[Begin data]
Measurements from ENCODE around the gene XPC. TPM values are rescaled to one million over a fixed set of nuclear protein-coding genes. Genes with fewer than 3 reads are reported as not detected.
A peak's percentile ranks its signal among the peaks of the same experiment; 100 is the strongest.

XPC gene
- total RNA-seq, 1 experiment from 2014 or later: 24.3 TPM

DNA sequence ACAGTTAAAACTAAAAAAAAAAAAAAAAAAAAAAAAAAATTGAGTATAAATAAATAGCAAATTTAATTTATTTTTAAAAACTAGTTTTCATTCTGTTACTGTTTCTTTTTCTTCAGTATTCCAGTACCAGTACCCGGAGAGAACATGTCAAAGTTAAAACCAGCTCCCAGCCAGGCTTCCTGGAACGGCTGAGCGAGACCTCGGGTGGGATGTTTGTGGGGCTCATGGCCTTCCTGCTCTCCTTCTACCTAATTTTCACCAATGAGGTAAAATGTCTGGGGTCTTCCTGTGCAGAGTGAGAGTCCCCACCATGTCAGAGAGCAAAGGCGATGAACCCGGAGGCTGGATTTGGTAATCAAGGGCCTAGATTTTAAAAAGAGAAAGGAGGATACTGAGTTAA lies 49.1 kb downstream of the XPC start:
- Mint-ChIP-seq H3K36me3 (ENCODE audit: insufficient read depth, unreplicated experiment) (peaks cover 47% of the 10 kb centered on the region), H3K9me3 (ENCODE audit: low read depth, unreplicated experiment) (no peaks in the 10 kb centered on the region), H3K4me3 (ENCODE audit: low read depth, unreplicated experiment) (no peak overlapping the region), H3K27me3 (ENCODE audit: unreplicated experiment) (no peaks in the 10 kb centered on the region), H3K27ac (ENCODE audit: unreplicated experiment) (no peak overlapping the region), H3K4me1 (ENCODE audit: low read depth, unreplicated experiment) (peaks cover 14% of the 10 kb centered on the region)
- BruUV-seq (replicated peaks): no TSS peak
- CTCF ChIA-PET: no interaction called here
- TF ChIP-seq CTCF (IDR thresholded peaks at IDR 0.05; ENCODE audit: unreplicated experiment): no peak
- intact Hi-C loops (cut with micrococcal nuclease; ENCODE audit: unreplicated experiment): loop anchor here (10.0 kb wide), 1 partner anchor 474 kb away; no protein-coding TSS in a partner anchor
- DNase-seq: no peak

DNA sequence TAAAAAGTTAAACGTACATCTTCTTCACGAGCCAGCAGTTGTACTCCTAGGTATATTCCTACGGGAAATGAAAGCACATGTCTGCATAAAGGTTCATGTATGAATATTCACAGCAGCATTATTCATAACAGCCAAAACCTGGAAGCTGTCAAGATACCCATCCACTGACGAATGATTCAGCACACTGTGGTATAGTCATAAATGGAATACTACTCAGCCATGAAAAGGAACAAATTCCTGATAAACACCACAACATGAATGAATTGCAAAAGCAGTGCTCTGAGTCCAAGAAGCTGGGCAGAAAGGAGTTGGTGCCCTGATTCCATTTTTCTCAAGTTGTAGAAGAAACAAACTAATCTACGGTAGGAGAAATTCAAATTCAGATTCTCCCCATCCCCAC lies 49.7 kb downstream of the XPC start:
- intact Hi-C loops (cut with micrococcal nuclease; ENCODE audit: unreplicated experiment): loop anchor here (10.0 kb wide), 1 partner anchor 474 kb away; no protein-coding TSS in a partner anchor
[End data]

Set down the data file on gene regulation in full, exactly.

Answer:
Measurements from ENCODE around the gene XPC. TPM values are rescaled to one million over a fixed set of nuclear protein-coding genes. Genes with fewer than 3 reads are reported as not detected.
A peak's percentile ranks its signal among the peaks of the same experiment; 100 is the strongest.

XPC gene
- total RNA-seq, 1 experiment from 2014 or later: 24.3 TPM

DNA sequence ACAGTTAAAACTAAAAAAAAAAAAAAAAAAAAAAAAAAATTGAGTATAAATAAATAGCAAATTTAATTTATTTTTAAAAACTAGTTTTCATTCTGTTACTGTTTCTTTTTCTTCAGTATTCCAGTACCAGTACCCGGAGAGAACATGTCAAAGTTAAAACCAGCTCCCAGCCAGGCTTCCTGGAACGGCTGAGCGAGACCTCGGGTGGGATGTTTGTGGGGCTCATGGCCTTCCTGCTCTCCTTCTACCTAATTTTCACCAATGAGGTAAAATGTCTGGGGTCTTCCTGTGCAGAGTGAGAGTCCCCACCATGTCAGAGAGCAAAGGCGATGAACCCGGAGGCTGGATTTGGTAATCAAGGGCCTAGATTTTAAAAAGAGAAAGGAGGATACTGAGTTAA lies 49.1 kb downstream of the XPC start:
- Mint-ChIP-seq H3K36me3 (ENCODE audit: insufficient read depth, unreplicated experiment) (peaks cover 47% of the 10 kb centered on the region), H3K9me3 (ENCODE audit: low read depth, unreplicated experiment) (no peaks in the 10 kb centered on the region), H3K4me3 (ENCODE audit: low read depth, unreplicated experiment) (no peak overlapping the region), H3K27me3 (ENCODE audit: unreplicated experiment) (no peaks in the 10 kb centered on the region), H3K27ac (ENCODE audit: unreplicated experiment) (no peak overlapping the region), H3K4me1 (ENCODE audit: low read depth, unreplicated experiment) (peaks cover 14% of the 10 kb centered on the region)
- BruUV-seq (replicated peaks): no TSS peak
- CTCF ChIA-PET: no interaction called here
- TF ChIP-seq CTCF (IDR thresholded peaks at IDR 0.05; ENCODE audit: unreplicated experiment): no peak
- intact Hi-C loops (cut with micrococcal nuclease; ENCODE audit: unreplicated experiment): loop anchor here (10.0 kb wide), 1 partner anchor 474 kb away; no protein-coding TSS in a partner anchor
- DNase-seq: no peak

DNA sequence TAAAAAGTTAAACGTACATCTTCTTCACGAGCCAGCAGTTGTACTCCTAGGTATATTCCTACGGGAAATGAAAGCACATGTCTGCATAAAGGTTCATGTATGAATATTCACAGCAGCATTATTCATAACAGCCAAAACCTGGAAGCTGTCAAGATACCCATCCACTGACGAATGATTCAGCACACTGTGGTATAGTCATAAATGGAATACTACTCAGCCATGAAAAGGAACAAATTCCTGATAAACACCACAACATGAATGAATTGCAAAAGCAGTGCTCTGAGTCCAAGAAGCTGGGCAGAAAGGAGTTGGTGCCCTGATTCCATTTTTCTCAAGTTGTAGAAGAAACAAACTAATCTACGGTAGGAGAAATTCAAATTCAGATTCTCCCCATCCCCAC lies 49.7 kb downstream of the XPC start:
- intact Hi-C loops (cut with micrococcal nuclease; ENCODE audit: unreplicated experiment): loop anchor here (10.0 kb wide), 1 partner anchor 474 kb away; no protein-coding TSS in a partner anchor